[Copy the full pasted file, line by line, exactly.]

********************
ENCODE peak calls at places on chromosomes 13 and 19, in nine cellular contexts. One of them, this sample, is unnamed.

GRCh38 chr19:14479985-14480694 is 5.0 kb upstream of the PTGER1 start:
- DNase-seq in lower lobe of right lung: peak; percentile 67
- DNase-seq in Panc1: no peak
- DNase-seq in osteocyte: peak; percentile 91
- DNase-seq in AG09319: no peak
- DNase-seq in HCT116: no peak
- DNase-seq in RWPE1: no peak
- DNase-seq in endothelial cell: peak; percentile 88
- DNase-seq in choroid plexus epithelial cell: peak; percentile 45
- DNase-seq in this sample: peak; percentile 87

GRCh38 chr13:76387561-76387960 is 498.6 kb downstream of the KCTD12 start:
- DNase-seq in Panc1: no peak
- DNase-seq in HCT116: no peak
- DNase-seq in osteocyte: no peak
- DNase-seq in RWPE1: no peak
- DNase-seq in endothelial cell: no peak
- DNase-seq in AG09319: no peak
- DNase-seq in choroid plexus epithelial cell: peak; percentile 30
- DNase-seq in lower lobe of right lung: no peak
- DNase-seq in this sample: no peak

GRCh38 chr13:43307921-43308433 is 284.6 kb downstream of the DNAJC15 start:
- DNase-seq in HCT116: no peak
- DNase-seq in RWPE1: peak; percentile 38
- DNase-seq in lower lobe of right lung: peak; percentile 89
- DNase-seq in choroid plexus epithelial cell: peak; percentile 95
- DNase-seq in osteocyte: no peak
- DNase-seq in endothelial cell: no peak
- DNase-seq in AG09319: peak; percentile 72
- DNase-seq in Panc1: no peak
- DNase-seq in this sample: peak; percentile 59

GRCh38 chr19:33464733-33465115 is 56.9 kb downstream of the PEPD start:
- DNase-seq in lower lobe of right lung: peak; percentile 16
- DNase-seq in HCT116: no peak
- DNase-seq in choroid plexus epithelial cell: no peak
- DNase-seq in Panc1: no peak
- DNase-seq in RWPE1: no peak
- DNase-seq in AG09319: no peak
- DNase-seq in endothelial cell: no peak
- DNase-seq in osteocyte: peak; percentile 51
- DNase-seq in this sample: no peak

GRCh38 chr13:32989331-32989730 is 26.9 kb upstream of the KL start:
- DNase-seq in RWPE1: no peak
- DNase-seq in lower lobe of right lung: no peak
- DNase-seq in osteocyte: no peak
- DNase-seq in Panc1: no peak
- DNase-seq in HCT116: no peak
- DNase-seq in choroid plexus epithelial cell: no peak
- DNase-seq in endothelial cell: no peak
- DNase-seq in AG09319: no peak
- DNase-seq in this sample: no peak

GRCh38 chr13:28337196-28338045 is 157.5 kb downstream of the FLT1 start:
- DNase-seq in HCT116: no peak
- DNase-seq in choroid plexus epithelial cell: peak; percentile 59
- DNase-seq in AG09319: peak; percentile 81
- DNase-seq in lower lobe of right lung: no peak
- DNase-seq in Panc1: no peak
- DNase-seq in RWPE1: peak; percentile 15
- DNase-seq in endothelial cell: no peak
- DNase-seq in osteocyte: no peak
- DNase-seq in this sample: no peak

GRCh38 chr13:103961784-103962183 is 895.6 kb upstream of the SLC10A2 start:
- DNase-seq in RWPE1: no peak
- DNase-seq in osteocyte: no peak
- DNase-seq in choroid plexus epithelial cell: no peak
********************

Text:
ENCODE peak calls at places on chromosomes 13 and 19, in nine cellular contexts. One of them, this sample, is unnamed.

GRCh38 chr19:14479985-14480694 is 5.0 kb upstream of the PTGER1 start:
- DNase-seq in lower lobe of right lung: peak; percentile 67
- DNase-seq in Panc1: no peak
- DNase-seq in osteocyte: peak; percentile 91
- DNase-seq in AG09319: no peak
- DNase-seq in HCT116: no peak
- DNase-seq in RWPE1: no peak
- DNase-seq in endothelial cell: peak; percentile 88
- DNase-seq in choroid plexus epithelial cell: peak; percentile 45
- DNase-seq in this sample: peak; percentile 87

GRCh38 chr13:76387561-76387960 is 498.6 kb downstream of the KCTD12 start:
- DNase-seq in Panc1: no peak
- DNase-seq in HCT116: no peak
- DNase-seq in osteocyte: no peak
- DNase-seq in RWPE1: no peak
- DNase-seq in endothelial cell: no peak
- DNase-seq in AG09319: no peak
- DNase-seq in choroid plexus epithelial cell: peak; percentile 30
- DNase-seq in lower lobe of right lung: no peak
- DNase-seq in this sample: no peak

GRCh38 chr13:43307921-43308433 is 284.6 kb downstream of the DNAJC15 start:
- DNase-seq in HCT116: no peak
- DNase-seq in RWPE1: peak; percentile 38
- DNase-seq in lower lobe of right lung: peak; percentile 89
- DNase-seq in choroid plexus epithelial cell: peak; percentile 95
- DNase-seq in osteocyte: no peak
- DNase-seq in endothelial cell: no peak
- DNase-seq in AG09319: peak; percentile 72
- DNase-seq in Panc1: no peak
- DNase-seq in this sample: peak; percentile 59

GRCh38 chr19:33464733-33465115 is 56.9 kb downstream of the PEPD start:
- DNase-seq in lower lobe of right lung: peak; percentile 16
- DNase-seq in HCT116: no peak
- DNase-seq in choroid plexus epithelial cell: no peak
- DNase-seq in Panc1: no peak
- DNase-seq in RWPE1: no peak
- DNase-seq in AG09319: no peak
- DNase-seq in endothelial cell: no peak
- DNase-seq in osteocyte: peak; percentile 51
- DNase-seq in this sample: no peak

GRCh38 chr13:32989331-32989730 is 26.9 kb upstream of the KL start:
- DNase-seq in RWPE1: no peak
- DNase-seq in lower lobe of right lung: no peak
- DNase-seq in osteocyte: no peak
- DNase-seq in Panc1: no peak
- DNase-seq in HCT116: no peak
- DNase-seq in choroid plexus epithelial cell: no peak
- DNase-seq in endothelial cell: no peak
- DNase-seq in AG09319: no peak
- DNase-seq in this sample: no peak

GRCh38 chr13:28337196-28338045 is 157.5 kb downstream of the FLT1 start:
- DNase-seq in HCT116: no peak
- DNase-seq in choroid plexus epithelial cell: peak; percentile 59
- DNase-seq in AG09319: peak; percentile 81
- DNase-seq in lower lobe of right lung: no peak
- DNase-seq in Panc1: no peak
- DNase-seq in RWPE1: peak; percentile 15
- DNase-seq in endothelial cell: no peak
- DNase-seq in osteocyte: no peak
- DNase-seq in this sample: no peak

GRCh38 chr13:103961784-103962183 is 895.6 kb upstream of the SLC10A2 start:
- DNase-seq in RWPE1: no peak
- DNase-seq in osteocyte: no peak
- DNase-seq in choroid plexus epithelial cell: no peak